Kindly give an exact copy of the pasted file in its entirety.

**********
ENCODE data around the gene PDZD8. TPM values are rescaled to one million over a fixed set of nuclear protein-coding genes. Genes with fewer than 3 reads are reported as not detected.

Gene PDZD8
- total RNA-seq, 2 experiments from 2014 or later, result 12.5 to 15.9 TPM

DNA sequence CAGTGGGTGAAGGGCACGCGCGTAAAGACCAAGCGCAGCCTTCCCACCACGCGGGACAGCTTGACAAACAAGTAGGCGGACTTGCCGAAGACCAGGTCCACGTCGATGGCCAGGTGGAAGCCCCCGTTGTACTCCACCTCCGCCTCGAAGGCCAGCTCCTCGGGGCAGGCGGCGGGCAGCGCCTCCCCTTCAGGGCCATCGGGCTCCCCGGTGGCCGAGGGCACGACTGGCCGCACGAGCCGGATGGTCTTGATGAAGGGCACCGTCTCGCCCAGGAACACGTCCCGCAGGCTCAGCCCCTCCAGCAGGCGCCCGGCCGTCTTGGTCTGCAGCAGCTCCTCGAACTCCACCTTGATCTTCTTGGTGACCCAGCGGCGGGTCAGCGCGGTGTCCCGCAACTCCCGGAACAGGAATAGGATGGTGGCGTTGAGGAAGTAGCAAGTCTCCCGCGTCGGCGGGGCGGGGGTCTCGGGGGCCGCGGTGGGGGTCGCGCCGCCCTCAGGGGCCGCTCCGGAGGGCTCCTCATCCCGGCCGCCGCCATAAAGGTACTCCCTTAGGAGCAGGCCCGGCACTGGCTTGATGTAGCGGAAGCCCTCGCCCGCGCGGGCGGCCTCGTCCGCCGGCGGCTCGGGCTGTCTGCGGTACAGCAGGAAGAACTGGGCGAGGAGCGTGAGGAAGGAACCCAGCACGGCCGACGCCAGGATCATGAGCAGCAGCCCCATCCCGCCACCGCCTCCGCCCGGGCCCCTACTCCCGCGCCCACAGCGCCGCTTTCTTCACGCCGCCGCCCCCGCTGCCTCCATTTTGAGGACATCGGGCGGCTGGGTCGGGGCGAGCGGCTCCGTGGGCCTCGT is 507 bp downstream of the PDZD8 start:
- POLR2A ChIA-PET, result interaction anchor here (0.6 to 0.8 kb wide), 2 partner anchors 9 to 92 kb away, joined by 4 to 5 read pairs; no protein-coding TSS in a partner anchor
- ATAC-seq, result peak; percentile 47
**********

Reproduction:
ENCODE data around the gene PDZD8. TPM values are rescaled to one million over a fixed set of nuclear protein-coding genes. Genes with fewer than 3 reads are reported as not detected.

Gene PDZD8
- total RNA-seq, 2 experiments from 2014 or later, result 12.5 to 15.9 TPM

DNA sequence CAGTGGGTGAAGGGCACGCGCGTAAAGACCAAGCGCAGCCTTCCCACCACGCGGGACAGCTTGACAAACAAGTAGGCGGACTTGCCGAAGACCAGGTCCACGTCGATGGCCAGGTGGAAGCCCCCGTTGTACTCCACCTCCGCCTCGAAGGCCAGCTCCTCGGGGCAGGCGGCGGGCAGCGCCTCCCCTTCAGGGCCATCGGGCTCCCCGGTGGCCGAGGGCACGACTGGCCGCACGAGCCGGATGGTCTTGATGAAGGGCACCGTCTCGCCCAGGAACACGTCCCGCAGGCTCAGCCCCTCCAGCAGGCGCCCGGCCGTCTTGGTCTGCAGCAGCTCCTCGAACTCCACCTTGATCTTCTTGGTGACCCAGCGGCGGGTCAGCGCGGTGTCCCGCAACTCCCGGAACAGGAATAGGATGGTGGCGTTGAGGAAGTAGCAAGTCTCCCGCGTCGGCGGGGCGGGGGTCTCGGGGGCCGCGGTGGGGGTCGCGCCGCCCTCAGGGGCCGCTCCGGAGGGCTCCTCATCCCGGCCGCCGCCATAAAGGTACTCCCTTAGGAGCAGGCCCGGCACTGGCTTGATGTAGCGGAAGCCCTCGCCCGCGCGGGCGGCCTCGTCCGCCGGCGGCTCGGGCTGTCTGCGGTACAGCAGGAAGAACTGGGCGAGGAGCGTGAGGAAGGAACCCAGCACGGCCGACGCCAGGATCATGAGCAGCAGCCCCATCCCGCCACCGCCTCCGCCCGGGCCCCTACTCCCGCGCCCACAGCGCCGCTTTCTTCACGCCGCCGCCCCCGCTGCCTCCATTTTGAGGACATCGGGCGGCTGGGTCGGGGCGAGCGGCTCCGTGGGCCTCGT is 507 bp downstream of the PDZD8 start:
- POLR2A ChIA-PET, result interaction anchor here (0.6 to 0.8 kb wide), 2 partner anchors 9 to 92 kb away, joined by 4 to 5 read pairs; no protein-coding TSS in a partner anchor
- ATAC-seq, result peak; percentile 47